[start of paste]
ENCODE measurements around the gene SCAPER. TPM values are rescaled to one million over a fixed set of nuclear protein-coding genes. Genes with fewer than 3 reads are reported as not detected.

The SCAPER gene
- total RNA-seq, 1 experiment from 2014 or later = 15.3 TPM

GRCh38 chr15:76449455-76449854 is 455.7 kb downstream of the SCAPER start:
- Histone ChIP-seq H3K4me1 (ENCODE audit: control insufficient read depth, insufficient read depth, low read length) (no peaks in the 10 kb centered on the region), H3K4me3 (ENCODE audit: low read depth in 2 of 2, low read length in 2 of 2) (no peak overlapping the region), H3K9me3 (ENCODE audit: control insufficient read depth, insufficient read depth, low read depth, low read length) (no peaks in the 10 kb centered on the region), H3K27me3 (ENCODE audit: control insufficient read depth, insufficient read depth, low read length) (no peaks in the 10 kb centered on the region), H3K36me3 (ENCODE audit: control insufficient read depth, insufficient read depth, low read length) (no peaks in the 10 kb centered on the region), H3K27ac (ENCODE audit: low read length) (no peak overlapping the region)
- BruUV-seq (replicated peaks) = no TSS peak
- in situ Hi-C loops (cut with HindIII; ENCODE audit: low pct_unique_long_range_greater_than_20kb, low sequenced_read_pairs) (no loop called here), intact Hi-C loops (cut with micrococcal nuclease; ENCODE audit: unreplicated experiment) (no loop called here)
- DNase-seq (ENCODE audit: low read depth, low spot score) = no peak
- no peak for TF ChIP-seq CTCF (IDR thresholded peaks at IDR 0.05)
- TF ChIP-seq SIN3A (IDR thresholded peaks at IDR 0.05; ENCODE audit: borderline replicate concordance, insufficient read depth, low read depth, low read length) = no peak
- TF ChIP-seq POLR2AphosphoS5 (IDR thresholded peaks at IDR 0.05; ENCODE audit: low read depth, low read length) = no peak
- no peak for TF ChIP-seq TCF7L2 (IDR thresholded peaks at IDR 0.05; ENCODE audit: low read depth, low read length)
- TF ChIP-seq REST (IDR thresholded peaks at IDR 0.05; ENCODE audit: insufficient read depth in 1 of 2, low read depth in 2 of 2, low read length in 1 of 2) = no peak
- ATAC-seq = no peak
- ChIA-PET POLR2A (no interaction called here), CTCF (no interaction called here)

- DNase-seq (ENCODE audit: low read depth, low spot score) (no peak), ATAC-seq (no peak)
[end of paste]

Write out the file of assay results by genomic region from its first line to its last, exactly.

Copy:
ENCODE measurements around the gene SCAPER. TPM values are rescaled to one million over a fixed set of nuclear protein-coding genes. Genes with fewer than 3 reads are reported as not detected.

The SCAPER gene
- total RNA-seq, 1 experiment from 2014 or later = 15.3 TPM

GRCh38 chr15:76449455-76449854 is 455.7 kb downstream of the SCAPER start:
- Histone ChIP-seq H3K4me1 (ENCODE audit: control insufficient read depth, insufficient read depth, low read length) (no peaks in the 10 kb centered on the region), H3K4me3 (ENCODE audit: low read depth in 2 of 2, low read length in 2 of 2) (no peak overlapping the region), H3K9me3 (ENCODE audit: control insufficient read depth, insufficient read depth, low read depth, low read length) (no peaks in the 10 kb centered on the region), H3K27me3 (ENCODE audit: control insufficient read depth, insufficient read depth, low read length) (no peaks in the 10 kb centered on the region), H3K36me3 (ENCODE audit: control insufficient read depth, insufficient read depth, low read length) (no peaks in the 10 kb centered on the region), H3K27ac (ENCODE audit: low read length) (no peak overlapping the region)
- BruUV-seq (replicated peaks) = no TSS peak
- in situ Hi-C loops (cut with HindIII; ENCODE audit: low pct_unique_long_range_greater_than_20kb, low sequenced_read_pairs) (no loop called here), intact Hi-C loops (cut with micrococcal nuclease; ENCODE audit: unreplicated experiment) (no loop called here)
- DNase-seq (ENCODE audit: low read depth, low spot score) = no peak
- no peak for TF ChIP-seq CTCF (IDR thresholded peaks at IDR 0.05)
- TF ChIP-seq SIN3A (IDR thresholded peaks at IDR 0.05; ENCODE audit: borderline replicate concordance, insufficient read depth, low read depth, low read length) = no peak
- TF ChIP-seq POLR2AphosphoS5 (IDR thresholded peaks at IDR 0.05; ENCODE audit: low read depth, low read length) = no peak
- no peak for TF ChIP-seq TCF7L2 (IDR thresholded peaks at IDR 0.05; ENCODE audit: low read depth, low read length)
- TF ChIP-seq REST (IDR thresholded peaks at IDR 0.05; ENCODE audit: insufficient read depth in 1 of 2, low read depth in 2 of 2, low read length in 1 of 2) = no peak
- ATAC-seq = no peak
- ChIA-PET POLR2A (no interaction called here), CTCF (no interaction called here)

- DNase-seq (ENCODE audit: low read depth, low spot score) (no peak), ATAC-seq (no peak)